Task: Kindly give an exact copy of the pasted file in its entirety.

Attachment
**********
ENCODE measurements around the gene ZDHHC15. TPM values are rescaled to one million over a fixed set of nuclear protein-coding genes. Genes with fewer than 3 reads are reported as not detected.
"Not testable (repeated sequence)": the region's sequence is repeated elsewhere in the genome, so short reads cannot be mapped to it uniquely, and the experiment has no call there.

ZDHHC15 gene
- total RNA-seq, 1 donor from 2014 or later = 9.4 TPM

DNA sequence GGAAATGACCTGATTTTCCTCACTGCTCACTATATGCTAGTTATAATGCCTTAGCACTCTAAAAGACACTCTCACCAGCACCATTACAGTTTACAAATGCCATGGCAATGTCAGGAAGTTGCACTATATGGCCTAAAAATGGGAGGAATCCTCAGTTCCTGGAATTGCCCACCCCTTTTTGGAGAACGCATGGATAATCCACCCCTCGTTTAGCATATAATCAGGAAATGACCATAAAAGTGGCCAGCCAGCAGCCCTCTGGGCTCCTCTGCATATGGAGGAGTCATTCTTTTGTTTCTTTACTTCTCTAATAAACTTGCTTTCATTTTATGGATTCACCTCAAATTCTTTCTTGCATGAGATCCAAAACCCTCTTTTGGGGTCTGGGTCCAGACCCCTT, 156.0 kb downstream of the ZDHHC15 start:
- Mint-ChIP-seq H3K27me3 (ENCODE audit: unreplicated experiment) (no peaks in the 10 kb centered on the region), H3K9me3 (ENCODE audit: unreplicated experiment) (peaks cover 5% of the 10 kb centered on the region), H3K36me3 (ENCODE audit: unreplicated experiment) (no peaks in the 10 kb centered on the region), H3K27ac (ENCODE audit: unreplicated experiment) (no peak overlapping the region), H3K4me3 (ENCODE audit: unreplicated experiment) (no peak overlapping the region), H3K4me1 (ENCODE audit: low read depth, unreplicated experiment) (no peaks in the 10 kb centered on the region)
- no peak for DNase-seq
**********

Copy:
ENCODE measurements around the gene ZDHHC15. TPM values are rescaled to one million over a fixed set of nuclear protein-coding genes. Genes with fewer than 3 reads are reported as not detected.
"Not testable (repeated sequence)": the region's sequence is repeated elsewhere in the genome, so short reads cannot be mapped to it uniquely, and the experiment has no call there.

ZDHHC15 gene
- total RNA-seq, 1 donor from 2014 or later = 9.4 TPM

DNA sequence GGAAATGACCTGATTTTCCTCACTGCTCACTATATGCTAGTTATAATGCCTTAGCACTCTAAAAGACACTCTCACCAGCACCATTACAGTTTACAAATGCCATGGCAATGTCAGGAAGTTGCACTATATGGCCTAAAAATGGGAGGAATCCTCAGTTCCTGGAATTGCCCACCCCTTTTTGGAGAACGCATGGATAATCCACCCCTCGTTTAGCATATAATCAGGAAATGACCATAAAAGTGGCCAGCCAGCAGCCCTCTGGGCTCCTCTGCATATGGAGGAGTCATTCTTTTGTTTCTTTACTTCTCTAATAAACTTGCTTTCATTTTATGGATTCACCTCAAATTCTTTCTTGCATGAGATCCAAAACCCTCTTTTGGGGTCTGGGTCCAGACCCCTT, 156.0 kb downstream of the ZDHHC15 start:
- Mint-ChIP-seq H3K27me3 (ENCODE audit: unreplicated experiment) (no peaks in the 10 kb centered on the region), H3K9me3 (ENCODE audit: unreplicated experiment) (peaks cover 5% of the 10 kb centered on the region), H3K36me3 (ENCODE audit: unreplicated experiment) (no peaks in the 10 kb centered on the region), H3K27ac (ENCODE audit: unreplicated experiment) (no peak overlapping the region), H3K4me3 (ENCODE audit: unreplicated experiment) (no peak overlapping the region), H3K4me1 (ENCODE audit: low read depth, unreplicated experiment) (no peaks in the 10 kb centered on the region)
- no peak for DNase-seq